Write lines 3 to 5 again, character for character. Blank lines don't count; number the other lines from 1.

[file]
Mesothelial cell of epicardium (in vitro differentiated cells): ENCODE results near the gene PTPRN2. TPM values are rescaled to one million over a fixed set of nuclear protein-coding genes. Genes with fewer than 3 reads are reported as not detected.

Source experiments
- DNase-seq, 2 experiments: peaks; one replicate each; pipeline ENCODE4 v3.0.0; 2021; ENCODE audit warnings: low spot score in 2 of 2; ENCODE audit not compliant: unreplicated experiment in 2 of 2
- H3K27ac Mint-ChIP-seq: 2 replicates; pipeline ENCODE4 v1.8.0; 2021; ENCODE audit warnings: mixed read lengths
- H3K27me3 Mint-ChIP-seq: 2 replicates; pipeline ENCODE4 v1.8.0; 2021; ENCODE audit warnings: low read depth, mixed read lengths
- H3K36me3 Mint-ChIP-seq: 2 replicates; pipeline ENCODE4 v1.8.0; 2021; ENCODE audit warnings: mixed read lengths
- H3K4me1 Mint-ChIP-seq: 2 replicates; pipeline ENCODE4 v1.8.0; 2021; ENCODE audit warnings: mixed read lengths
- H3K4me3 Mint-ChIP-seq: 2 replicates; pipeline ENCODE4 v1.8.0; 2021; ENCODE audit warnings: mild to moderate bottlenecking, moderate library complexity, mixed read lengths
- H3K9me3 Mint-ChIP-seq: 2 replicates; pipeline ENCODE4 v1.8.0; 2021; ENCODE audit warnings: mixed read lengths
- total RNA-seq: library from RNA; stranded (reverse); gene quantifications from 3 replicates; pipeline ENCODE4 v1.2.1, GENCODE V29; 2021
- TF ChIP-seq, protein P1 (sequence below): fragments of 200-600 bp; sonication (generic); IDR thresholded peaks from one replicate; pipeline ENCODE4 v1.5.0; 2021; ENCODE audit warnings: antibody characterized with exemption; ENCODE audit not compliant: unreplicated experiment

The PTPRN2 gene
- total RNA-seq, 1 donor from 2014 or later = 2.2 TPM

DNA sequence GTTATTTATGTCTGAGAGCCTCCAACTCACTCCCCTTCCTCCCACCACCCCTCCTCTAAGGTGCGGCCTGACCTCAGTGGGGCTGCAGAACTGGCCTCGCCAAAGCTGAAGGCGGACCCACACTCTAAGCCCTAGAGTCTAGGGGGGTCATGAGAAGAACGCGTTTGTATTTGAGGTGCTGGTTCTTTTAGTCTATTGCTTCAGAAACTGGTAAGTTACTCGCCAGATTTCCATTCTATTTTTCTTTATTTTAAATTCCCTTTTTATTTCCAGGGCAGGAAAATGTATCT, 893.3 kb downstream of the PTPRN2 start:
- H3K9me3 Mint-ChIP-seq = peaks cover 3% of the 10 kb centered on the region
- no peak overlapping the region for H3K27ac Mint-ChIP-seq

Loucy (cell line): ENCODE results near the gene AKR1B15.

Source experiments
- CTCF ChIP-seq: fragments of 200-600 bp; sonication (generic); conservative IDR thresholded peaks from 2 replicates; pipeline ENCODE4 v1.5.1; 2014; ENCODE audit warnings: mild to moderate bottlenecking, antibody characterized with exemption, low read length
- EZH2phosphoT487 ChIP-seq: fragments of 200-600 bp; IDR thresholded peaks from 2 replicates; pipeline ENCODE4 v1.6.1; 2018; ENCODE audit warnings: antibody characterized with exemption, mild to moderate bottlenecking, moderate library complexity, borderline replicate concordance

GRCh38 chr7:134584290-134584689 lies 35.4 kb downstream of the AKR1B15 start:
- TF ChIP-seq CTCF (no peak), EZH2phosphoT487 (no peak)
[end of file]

- DNase-seq, 2 experiments: peaks; one replicate each; pipeline ENCODE4 v3.0.0; 2021; ENCODE audit warnings: low spot score in 2 of 2; ENCODE audit not compliant: unreplicated experiment in 2 of 2
- H3K27ac Mint-ChIP-seq: 2 replicates; pipeline ENCODE4 v1.8.0; 2021; ENCODE audit warnings: mixed read lengths
- H3K27me3 Mint-ChIP-seq: 2 replicates; pipeline ENCODE4 v1.8.0; 2021; ENCODE audit warnings: low read depth, mixed read lengths